“The prep will be awful.”
“This is going to hurt.”
These are some of the most common misconceptions about a colonoscopy. The truth is that it’s a safe, minimally invasive procedure that significantly reduces the risk of colon cancer.
Colon cancer is the second leading cause of cancer-related death in the United States. It’s a slow-growing cancer that’s often asymptomatic. Often by the time it’s diagnosed, it’s already progressed to the later, less treatable stages.
But here’s the thing – colon cancer is largely preventable. The answer is getting a routine colonoscopy starting at age 50. It’s recommended that African American patients begin at age 45.
During a colonoscopy, a gastroenterologist will take a look at your colon and check for polyps – small growths that could become cancerous in time. During the procedure, your doctor can remove these polyps, decreasing your risk for colon cancer in the future. Your doctor will also look for tumors that might indicate the presence of cancer.
You’re not alone if you’re a bit apprehensive about getting a colonoscopy. To help ease your concerns, here’s what to expect before, during and after the procedure:
- Before – The day before a colonoscopy, you should stick with a clear liquid diet. For example, clear chicken or vegetable broth, Jell-O, water, tea or coffee. This prepares your body and makes it less painful when, in the early evening, you start drinking the colonoscopy preparation. This helps clean things out so your provider can get a good look at your colon during the procedure.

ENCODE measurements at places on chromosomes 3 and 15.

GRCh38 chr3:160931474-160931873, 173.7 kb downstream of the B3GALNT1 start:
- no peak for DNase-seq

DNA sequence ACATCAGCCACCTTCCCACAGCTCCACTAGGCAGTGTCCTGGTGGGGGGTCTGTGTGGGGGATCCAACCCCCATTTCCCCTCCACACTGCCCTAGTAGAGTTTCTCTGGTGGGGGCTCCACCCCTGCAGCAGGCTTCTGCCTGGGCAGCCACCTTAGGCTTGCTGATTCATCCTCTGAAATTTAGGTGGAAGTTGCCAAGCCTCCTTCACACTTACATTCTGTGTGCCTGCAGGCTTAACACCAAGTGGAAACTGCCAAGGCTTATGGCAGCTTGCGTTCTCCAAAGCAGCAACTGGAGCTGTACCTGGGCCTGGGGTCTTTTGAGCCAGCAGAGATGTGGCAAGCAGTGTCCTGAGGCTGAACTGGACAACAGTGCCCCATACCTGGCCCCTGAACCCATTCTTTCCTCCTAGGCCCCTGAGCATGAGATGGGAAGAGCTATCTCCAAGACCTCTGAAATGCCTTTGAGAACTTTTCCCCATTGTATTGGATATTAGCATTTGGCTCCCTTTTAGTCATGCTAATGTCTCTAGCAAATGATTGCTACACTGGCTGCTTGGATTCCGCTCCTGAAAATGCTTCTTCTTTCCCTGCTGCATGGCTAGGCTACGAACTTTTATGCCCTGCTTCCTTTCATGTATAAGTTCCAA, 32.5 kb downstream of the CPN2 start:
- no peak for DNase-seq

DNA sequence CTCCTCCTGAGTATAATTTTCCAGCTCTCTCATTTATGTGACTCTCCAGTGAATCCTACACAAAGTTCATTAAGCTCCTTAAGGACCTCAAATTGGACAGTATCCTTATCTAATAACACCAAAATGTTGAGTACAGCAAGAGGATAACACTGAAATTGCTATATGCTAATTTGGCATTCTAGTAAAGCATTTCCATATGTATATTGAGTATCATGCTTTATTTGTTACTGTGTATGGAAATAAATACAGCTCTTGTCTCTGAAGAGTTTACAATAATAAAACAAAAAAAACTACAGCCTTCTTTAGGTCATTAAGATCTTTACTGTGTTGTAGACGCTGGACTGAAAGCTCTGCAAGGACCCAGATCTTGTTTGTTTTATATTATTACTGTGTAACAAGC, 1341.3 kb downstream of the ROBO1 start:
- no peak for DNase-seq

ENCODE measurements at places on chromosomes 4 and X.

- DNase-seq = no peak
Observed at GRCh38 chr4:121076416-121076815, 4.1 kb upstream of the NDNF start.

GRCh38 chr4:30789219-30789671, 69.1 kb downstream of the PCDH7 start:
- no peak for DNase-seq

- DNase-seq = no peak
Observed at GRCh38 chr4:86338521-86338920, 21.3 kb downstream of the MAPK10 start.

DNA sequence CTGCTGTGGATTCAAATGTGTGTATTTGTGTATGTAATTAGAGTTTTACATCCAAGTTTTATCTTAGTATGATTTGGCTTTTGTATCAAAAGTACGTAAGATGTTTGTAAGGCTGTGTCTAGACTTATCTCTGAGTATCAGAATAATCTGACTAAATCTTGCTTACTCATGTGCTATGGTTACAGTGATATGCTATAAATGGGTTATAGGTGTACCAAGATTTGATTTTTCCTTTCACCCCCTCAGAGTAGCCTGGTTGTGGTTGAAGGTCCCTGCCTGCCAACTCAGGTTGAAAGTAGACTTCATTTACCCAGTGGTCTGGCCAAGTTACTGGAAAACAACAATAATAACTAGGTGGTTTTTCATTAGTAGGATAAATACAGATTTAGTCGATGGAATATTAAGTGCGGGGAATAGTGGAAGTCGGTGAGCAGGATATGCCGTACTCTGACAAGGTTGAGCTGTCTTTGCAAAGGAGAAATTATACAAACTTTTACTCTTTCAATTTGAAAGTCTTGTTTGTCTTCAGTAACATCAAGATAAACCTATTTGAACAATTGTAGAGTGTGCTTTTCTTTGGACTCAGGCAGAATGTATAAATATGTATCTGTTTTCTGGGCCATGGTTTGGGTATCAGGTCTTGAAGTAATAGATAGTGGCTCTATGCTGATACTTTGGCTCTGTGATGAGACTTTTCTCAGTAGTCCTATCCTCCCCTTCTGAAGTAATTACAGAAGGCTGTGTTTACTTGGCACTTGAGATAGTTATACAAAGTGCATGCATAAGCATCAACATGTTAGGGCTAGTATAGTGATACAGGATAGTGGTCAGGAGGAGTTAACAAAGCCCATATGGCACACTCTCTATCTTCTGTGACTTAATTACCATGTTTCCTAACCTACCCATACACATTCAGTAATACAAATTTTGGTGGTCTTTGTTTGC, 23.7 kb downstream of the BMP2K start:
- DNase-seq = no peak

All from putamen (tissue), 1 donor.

- During – The day of the colonoscopy, patients meet their care team and are given sedation so they don’t feel any pain or discomfort during the procedure. Your doctor will use a fiberoptic scope to look for – and remove – any polyps, as well as check for other abnormalities, including tumors. The procedure takes about 30-45 minutes to complete but patients stay in the hospital about 2-2.5 hours with prep and recovery time.
- After – Patients are able to begin eating again shortly after the procedure and go home the same day. You’ll need someone to drive you home but you should be able to drive and work again the following day.
Edward-Elmhurst Health offers a convenient telephone colon screening program to help more people get colonoscopies. Instead of coming to the office for a pre-colonoscopy visit, patients are sent a questionnaire that can be completed via MyChart. A provider follows up with a call to review the questionnaire, discuss medications and finalize details for the colonoscopy appointment.
To assess your risk for colon cancer, take our free online ColonAware risk assessment. To schedule a colonoscopy, make an appointment online to see a gastroenterologist or call 630-527-3200.
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